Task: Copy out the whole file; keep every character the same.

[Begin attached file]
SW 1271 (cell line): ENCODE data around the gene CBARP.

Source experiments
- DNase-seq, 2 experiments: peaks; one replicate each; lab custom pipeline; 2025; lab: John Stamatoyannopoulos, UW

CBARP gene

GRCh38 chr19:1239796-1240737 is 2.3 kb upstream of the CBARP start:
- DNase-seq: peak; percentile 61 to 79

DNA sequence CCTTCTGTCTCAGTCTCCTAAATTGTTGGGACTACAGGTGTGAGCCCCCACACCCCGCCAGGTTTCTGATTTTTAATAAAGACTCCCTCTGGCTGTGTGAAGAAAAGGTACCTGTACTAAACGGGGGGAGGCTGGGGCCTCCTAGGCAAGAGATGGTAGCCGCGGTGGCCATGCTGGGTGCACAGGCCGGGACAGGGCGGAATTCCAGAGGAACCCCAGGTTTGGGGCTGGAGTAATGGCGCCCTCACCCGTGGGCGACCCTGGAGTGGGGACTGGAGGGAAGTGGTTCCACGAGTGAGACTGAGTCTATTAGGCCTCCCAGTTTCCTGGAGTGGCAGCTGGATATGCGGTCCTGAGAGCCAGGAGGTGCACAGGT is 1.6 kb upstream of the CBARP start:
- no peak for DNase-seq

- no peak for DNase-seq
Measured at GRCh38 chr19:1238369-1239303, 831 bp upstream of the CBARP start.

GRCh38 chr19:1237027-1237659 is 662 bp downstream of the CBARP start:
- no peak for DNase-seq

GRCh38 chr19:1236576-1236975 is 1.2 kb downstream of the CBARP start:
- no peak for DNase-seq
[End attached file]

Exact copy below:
SW 1271 (cell line): ENCODE data around the gene CBARP.

Source experiments
- DNase-seq, 2 experiments: peaks; one replicate each; lab custom pipeline; 2025; lab: John Stamatoyannopoulos, UW

CBARP gene

GRCh38 chr19:1239796-1240737 is 2.3 kb upstream of the CBARP start:
- DNase-seq: peak; percentile 61 to 79

DNA sequence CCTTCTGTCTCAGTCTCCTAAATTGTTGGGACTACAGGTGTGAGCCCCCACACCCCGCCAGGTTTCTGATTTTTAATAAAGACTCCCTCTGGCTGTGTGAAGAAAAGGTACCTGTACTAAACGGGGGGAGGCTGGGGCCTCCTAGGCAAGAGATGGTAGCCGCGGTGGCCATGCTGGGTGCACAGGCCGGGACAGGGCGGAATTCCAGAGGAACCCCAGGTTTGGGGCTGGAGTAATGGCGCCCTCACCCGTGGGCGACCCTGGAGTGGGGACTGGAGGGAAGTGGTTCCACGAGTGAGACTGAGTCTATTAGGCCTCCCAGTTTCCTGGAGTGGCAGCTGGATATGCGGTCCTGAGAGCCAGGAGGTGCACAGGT is 1.6 kb upstream of the CBARP start:
- no peak for DNase-seq

- no peak for DNase-seq
Measured at GRCh38 chr19:1238369-1239303, 831 bp upstream of the CBARP start.

GRCh38 chr19:1237027-1237659 is 662 bp downstream of the CBARP start:
- no peak for DNase-seq

GRCh38 chr19:1236576-1236975 is 1.2 kb downstream of the CBARP start:
- no peak for DNase-seq